Contemplative Photography is not about photography at all, rather, it is the dialogue between the photographer’s inner world and the shapes, patterns and physics in front of his lens. What do the shapes and interactions say to him? What does he reply? The product of this dialogue is not a photograph, but a deeper knowing and expansion of one’s experience of life.
There are a select few friends for whom this image resonated at some level – this post is for them. Why does a greyscale image of reeds and water strike a chord in some of us? Perhaps it speaks to the need for graceful resolution of internal conflicts that we carry within.
Of the reeds, waves, wind and peace
The visual music of the reeds is different from the visual music of the water.
Reeds produce high energy patterns, alternating violently from black to white with strict and straight lines. Those of us who have a hyperactive mental landscape can relate to the frustrations and fun that this type of energy produces in our lives. This energy is uplifting as often as it is depressing.
Water on the other hand, creates sublime shades, softens hard edges and brings curvature and suppleness to straight stiff forms. It absorbs all the energy that is impressed on it and converts it into graceful undulations and continuous shades of gray. Most of us have had ‘water-like’ experiences where we’ve been able to bring grace into an arena of conflict. It may be in helping to resolve conflict or expanding artificially stiff limitations. Bruce Lee’s advice to “be like water” goes beyond being adaptable – it suggests that we have the power to re-frame and re-flect whatever is impressed upon us.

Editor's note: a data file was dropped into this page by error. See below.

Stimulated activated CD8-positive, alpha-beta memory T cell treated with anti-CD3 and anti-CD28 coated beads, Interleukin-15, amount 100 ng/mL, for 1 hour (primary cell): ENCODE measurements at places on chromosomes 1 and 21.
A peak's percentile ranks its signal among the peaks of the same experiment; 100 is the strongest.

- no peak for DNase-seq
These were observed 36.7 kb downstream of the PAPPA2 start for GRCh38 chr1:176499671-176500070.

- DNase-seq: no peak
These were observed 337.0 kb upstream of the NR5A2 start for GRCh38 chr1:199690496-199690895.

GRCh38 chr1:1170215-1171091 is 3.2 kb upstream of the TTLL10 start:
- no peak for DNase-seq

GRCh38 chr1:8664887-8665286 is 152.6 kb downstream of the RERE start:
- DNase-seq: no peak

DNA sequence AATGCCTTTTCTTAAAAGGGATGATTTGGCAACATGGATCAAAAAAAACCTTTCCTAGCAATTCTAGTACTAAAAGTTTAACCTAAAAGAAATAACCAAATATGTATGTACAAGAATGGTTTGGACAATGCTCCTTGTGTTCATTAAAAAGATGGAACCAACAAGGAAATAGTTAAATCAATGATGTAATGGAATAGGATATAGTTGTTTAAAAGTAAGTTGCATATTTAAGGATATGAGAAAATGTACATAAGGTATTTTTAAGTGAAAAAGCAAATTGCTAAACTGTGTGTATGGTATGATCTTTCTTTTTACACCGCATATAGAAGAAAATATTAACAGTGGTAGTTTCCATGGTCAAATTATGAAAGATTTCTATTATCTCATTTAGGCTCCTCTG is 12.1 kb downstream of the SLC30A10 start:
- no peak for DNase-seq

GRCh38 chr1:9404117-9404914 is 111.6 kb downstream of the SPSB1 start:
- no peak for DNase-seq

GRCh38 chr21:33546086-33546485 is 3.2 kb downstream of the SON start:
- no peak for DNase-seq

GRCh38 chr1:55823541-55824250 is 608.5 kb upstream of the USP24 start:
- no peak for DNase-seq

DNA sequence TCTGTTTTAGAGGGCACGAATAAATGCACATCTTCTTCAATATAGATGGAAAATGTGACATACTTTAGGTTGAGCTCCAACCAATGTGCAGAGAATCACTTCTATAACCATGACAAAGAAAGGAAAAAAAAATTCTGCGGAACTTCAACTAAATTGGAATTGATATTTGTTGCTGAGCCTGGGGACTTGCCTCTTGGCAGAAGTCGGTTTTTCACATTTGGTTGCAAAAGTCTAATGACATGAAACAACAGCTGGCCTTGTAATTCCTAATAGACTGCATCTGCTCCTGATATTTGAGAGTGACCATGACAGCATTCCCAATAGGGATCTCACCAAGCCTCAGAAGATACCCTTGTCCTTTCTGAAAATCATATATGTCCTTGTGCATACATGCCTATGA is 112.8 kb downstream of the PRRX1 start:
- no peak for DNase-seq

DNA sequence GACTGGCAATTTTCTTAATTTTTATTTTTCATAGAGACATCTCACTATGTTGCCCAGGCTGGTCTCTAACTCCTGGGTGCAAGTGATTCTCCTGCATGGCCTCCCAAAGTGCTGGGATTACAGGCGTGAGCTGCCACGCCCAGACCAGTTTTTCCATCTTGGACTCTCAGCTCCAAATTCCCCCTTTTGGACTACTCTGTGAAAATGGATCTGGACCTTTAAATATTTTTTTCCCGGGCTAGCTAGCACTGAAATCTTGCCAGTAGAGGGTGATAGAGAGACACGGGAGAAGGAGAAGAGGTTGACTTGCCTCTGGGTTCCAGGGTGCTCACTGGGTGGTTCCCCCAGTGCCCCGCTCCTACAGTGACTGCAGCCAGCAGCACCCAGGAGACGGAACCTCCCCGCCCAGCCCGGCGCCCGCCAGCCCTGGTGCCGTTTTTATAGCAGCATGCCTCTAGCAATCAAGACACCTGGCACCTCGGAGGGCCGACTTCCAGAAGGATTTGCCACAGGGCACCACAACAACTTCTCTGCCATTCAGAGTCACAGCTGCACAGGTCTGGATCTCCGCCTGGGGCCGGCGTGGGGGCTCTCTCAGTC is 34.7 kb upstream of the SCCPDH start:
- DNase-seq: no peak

Lastly, the wind is the unseen guest in this picture. Its music cannot be seen directly, but something in this image tickles the auditory cortex as well as the visual cortex – and that is the wind. The wind passes over the reeds and the water and cajoles them to produce a harmony from their differences. Perhaps this is why spiritual traditions invoke the ‘spirit’, ‘ruha’, ‘shekina’, or ‘aathma’ to take residence upon circumstances to produce harmony.
The Bhagvad Gita captures the reed, water and wind in this quote.
“For concentration is better than mere practice, and meditation is better than concentration; but higher than meditation is surrender in love of the fruit of one’s actions, for on surrender follows peace.”
~ The Bhagavad Gita, Chapter 12, Verses 8-12.
Here, ‘practice’ and “concentration” is the pattern of the reeds,
“meditation” is patterns of water
and “surrender in love of the outcomes of one’s labor” is the touch of the wind.
Peace, then, is not an elimination of certain types of energies, but the harmonious integration of them and a surrendering of our own ideas of what perfection is.